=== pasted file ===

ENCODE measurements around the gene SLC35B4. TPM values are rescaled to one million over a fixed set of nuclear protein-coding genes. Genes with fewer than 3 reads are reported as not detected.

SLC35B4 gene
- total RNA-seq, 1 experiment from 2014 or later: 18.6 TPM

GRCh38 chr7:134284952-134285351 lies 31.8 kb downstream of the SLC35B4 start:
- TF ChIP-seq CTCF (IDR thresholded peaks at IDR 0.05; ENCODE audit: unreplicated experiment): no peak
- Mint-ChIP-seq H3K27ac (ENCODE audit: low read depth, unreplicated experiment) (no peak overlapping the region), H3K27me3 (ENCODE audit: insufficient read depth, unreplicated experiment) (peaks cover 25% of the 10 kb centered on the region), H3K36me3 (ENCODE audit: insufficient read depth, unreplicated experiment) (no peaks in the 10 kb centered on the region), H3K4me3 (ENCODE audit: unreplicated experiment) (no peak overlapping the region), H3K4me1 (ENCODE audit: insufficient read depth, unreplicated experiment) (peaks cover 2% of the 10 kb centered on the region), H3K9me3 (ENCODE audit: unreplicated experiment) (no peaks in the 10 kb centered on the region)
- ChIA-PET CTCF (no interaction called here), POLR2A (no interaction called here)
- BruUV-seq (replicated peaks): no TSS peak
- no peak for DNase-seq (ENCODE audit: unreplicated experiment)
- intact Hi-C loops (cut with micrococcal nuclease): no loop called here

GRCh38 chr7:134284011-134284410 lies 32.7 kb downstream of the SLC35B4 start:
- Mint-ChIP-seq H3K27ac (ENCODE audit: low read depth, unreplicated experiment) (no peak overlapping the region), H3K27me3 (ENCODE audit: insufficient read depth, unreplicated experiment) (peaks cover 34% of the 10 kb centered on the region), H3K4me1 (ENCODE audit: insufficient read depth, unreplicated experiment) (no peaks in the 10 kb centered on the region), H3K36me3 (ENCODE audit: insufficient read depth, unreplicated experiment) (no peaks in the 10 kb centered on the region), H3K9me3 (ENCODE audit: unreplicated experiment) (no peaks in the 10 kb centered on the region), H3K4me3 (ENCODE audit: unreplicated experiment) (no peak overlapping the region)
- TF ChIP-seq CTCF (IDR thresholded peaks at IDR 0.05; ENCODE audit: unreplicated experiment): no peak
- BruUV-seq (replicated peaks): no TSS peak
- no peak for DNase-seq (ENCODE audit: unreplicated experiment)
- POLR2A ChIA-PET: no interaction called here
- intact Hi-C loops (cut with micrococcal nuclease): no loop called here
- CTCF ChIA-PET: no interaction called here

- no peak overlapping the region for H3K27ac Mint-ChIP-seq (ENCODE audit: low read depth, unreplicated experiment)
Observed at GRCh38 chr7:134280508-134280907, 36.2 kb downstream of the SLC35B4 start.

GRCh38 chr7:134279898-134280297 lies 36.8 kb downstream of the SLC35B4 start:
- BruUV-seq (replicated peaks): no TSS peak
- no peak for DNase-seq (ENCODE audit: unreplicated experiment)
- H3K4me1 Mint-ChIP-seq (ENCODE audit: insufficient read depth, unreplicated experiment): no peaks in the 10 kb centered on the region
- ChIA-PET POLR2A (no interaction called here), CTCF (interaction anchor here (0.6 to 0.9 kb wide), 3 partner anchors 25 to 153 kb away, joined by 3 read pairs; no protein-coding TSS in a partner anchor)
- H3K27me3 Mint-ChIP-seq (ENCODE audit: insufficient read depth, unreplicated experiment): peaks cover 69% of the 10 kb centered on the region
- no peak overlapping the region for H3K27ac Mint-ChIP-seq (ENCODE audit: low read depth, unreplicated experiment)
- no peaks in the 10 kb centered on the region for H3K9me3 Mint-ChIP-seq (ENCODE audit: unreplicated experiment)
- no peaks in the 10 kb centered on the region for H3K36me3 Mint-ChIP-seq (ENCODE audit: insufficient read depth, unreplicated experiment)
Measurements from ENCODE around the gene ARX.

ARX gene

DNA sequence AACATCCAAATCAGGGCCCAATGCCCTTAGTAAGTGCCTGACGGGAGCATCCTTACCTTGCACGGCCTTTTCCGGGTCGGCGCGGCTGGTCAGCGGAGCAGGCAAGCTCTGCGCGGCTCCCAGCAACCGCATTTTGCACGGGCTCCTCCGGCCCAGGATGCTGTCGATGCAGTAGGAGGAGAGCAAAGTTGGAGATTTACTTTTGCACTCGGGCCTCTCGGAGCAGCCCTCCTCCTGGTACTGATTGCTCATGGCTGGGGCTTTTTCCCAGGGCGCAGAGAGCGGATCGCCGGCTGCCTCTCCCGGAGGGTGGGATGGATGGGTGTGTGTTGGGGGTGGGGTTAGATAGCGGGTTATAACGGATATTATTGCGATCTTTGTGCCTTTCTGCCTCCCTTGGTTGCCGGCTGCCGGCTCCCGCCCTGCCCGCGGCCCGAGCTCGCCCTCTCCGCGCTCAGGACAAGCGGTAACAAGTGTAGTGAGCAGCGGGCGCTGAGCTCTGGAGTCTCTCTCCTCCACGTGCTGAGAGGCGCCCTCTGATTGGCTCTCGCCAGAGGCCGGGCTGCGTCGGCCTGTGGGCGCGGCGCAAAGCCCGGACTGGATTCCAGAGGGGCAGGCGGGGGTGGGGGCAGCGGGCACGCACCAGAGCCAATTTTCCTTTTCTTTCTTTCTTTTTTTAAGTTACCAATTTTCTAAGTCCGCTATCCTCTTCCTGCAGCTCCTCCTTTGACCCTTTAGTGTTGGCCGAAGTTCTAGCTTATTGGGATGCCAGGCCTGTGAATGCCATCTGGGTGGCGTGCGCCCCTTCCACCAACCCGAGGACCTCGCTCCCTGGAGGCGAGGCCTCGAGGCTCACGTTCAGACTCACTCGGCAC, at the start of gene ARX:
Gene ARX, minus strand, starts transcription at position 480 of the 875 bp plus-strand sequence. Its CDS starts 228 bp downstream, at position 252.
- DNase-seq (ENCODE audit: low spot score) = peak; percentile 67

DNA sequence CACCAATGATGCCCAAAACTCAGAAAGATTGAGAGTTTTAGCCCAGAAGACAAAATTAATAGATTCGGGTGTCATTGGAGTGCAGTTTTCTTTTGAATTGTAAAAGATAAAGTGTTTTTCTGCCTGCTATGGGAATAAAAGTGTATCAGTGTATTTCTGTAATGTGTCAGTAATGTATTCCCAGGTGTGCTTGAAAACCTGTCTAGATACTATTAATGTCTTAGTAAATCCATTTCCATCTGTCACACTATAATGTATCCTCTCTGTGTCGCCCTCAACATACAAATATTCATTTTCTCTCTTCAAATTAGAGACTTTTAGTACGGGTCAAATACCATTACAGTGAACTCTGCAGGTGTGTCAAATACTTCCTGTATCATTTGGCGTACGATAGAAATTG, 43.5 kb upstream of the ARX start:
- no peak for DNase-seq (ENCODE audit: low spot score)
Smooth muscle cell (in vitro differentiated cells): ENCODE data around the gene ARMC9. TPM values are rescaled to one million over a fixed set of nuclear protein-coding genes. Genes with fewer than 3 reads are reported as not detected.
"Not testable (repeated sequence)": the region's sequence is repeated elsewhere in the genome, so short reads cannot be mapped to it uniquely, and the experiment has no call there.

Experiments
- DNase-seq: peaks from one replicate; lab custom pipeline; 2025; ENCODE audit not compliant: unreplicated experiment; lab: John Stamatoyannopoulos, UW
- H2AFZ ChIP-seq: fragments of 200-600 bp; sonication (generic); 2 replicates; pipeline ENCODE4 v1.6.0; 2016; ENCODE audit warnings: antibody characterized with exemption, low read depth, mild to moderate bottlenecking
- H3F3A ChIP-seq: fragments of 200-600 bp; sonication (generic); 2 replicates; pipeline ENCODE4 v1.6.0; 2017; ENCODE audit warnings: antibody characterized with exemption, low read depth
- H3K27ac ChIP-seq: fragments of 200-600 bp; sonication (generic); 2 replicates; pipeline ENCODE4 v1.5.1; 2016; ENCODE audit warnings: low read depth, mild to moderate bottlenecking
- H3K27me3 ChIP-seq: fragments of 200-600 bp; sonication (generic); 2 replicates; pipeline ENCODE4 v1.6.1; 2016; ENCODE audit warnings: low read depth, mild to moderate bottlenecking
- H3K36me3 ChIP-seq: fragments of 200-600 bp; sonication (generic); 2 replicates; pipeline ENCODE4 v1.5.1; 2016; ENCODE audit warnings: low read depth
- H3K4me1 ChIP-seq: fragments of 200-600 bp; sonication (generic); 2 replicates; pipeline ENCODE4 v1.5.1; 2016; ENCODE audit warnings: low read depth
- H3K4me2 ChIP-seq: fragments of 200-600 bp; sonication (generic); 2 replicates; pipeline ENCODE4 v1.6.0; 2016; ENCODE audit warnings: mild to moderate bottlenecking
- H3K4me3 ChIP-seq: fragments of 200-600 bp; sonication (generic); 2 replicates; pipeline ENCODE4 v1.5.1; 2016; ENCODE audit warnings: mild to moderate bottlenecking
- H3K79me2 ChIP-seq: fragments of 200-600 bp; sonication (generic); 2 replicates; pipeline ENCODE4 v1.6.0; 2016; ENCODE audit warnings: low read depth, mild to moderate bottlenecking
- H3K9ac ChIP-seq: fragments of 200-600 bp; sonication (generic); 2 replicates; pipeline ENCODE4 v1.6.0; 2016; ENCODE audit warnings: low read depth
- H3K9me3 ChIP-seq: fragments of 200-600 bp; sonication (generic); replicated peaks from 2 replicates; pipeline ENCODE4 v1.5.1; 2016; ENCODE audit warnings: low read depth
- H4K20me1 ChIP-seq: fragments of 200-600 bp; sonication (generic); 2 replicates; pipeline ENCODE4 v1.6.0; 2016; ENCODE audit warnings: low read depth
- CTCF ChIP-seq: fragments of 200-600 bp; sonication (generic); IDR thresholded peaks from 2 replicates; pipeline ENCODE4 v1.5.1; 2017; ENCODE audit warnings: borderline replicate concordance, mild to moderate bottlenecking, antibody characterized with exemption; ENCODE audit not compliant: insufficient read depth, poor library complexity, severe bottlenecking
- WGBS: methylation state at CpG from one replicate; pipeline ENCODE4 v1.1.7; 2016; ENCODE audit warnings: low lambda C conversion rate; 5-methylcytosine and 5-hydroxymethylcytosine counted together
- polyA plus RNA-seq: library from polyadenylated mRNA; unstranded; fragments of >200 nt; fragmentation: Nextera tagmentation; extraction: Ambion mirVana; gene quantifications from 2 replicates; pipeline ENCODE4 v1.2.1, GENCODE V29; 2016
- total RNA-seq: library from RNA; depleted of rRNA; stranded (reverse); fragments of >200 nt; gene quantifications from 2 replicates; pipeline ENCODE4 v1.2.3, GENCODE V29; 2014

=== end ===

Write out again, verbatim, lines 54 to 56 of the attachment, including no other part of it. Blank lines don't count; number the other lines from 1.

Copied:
- WGBS: methylation state at CpG from one replicate; pipeline ENCODE4 v1.1.7; 2016; ENCODE audit warnings: low lambda C conversion rate; 5-methylcytosine and 5-hydroxymethylcytosine counted together
- polyA plus RNA-seq: library from polyadenylated mRNA; unstranded; fragments of >200 nt; fragmentation: Nextera tagmentation; extraction: Ambion mirVana; gene quantifications from 2 replicates; pipeline ENCODE4 v1.2.1, GENCODE V29; 2016
- total RNA-seq: library from RNA; depleted of rRNA; stranded (reverse); fragments of >200 nt; gene quantifications from 2 replicates; pipeline ENCODE4 v1.2.3, GENCODE V29; 2014